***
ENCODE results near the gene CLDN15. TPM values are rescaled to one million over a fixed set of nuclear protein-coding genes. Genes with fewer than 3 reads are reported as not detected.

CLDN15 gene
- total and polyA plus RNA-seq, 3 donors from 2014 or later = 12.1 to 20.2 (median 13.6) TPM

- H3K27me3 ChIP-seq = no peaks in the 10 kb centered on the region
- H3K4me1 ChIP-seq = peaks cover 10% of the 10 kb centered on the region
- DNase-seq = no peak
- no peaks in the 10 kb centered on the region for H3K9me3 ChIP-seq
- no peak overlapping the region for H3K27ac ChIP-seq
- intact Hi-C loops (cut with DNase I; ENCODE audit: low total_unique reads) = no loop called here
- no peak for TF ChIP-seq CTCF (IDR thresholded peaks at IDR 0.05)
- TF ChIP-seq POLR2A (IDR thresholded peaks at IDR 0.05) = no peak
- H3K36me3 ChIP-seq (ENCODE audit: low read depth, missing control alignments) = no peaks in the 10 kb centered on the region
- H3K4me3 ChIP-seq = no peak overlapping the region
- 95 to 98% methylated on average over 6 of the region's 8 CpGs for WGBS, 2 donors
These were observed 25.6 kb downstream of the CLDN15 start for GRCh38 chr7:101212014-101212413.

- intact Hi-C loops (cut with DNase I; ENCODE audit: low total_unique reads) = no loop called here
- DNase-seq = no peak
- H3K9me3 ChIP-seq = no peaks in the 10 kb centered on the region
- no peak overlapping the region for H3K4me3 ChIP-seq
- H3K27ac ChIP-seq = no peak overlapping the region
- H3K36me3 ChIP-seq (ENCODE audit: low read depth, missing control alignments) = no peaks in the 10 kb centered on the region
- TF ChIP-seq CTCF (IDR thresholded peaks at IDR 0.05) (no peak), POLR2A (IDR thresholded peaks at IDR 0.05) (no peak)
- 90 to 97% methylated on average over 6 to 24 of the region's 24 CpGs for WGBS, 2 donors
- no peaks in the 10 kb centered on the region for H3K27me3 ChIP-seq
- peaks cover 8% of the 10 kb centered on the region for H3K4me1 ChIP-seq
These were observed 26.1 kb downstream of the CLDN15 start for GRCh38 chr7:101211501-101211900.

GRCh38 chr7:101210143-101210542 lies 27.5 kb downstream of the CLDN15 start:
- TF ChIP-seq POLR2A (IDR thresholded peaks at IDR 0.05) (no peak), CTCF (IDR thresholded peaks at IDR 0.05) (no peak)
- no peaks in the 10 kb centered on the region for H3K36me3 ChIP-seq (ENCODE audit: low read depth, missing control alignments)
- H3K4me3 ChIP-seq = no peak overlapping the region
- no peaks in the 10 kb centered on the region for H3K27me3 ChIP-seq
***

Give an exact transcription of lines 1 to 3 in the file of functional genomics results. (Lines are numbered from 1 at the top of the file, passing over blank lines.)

ENCODE results near the gene CLDN15. TPM values are rescaled to one million over a fixed set of nuclear protein-coding genes. Genes with fewer than 3 reads are reported as not detected.

CLDN15 gene
- total and polyA plus RNA-seq, 3 donors from 2014 or later = 12.1 to 20.2 (median 13.6) TPM